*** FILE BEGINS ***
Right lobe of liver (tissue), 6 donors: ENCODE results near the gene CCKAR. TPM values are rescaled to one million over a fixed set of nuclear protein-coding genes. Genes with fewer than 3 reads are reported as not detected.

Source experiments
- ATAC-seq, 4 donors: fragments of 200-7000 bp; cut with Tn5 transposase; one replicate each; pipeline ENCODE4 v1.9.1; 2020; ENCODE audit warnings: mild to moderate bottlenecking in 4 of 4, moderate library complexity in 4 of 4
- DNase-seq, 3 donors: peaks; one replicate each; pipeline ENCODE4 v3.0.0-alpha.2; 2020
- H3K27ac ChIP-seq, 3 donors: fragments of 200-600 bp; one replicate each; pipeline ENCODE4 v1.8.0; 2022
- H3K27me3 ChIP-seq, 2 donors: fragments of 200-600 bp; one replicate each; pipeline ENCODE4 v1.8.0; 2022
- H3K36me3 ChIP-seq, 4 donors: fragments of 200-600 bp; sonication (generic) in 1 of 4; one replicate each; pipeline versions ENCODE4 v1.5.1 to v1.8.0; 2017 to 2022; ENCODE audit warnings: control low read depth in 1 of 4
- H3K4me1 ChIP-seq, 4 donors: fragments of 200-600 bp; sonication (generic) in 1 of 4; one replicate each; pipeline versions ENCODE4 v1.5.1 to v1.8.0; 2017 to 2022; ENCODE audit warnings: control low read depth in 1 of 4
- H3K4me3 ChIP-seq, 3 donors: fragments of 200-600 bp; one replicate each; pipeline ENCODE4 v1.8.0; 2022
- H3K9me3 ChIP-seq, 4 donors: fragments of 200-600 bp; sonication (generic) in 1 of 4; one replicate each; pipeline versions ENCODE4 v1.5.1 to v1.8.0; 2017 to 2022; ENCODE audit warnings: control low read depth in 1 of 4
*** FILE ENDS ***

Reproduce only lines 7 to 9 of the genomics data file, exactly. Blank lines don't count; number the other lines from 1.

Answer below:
- H3K36me3 ChIP-seq, 4 donors: fragments of 200-600 bp; sonication (generic) in 1 of 4; one replicate each; pipeline versions ENCODE4 v1.5.1 to v1.8.0; 2017 to 2022; ENCODE audit warnings: control low read depth in 1 of 4
- H3K4me1 ChIP-seq, 4 donors: fragments of 200-600 bp; sonication (generic) in 1 of 4; one replicate each; pipeline versions ENCODE4 v1.5.1 to v1.8.0; 2017 to 2022; ENCODE audit warnings: control low read depth in 1 of 4
- H3K4me3 ChIP-seq, 3 donors: fragments of 200-600 bp; one replicate each; pipeline ENCODE4 v1.8.0; 2022